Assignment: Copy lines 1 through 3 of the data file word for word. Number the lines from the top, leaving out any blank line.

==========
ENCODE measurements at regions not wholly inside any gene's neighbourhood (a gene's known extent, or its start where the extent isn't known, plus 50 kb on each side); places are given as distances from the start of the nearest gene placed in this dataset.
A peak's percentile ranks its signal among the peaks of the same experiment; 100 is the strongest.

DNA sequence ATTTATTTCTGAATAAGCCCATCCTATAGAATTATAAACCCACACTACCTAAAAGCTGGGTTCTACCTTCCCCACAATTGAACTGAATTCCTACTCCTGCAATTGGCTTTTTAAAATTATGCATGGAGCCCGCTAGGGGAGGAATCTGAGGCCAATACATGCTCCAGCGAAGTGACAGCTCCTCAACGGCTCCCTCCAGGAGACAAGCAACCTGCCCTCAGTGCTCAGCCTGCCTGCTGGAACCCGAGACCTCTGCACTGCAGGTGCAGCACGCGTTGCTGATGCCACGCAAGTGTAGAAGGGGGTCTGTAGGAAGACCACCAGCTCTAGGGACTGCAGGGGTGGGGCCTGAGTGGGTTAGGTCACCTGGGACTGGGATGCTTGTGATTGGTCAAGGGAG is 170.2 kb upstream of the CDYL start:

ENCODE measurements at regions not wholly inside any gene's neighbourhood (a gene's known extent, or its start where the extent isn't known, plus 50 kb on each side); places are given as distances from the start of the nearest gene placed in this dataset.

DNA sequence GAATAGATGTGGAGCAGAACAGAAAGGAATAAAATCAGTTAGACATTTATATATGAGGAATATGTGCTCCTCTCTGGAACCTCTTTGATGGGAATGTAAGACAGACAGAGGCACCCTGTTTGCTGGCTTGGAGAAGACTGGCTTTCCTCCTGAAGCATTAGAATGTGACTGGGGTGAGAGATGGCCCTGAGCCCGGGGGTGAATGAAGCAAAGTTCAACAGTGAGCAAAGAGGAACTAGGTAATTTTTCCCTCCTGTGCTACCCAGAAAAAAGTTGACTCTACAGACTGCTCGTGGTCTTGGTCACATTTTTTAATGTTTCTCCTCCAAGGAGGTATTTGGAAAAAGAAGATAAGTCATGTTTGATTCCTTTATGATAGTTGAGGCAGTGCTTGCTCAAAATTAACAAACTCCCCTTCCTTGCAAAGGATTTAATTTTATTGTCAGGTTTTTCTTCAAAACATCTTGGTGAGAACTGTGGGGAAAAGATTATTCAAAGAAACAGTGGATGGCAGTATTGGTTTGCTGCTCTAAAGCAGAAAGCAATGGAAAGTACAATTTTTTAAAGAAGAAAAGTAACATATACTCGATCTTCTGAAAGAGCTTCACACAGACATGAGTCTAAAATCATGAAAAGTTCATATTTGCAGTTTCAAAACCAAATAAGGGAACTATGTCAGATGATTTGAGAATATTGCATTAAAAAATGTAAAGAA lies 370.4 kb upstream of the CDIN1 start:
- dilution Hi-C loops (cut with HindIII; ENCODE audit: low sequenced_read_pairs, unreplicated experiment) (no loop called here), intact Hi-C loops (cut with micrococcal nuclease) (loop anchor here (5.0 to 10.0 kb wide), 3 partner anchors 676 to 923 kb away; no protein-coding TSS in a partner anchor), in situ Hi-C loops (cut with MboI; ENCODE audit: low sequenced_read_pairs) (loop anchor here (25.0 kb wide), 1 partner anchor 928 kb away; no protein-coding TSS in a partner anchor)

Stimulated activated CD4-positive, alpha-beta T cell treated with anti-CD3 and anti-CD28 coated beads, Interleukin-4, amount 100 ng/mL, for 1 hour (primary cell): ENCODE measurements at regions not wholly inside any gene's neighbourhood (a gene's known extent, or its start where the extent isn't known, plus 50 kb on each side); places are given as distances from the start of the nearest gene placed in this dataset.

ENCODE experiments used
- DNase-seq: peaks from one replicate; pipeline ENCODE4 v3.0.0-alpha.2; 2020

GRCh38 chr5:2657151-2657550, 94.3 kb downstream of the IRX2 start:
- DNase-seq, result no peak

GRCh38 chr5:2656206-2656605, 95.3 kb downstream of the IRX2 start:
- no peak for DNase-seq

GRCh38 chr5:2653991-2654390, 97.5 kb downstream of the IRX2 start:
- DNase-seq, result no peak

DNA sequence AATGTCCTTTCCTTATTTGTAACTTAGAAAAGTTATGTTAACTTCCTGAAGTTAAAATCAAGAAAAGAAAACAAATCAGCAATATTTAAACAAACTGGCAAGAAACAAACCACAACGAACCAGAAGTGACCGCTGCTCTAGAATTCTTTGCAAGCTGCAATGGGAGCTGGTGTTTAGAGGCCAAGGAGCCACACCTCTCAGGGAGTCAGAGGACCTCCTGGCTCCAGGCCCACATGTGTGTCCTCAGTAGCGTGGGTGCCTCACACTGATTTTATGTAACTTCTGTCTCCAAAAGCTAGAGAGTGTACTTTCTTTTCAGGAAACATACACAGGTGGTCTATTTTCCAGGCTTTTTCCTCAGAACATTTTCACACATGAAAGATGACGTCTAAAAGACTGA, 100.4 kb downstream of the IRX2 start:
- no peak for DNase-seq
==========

ENCODE measurements at regions not wholly inside any gene's neighbourhood (a gene's known extent, or its start where the extent isn't known, plus 50 kb on each side); places are given as distances from the start of the nearest gene placed in this dataset.
A peak's percentile ranks its signal among the peaks of the same experiment; 100 is the strongest.

DNA sequence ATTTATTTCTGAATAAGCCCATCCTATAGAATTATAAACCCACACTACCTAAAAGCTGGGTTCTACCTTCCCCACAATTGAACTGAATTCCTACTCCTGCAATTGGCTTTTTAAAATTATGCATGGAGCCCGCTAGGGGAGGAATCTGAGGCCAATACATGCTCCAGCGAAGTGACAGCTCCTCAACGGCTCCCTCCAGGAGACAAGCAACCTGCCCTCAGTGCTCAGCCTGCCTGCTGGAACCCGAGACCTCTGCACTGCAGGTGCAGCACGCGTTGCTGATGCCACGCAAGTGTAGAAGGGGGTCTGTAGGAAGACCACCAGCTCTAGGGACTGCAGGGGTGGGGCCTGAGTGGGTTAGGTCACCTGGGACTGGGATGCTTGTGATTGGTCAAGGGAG is 170.2 kb upstream of the CDYL start: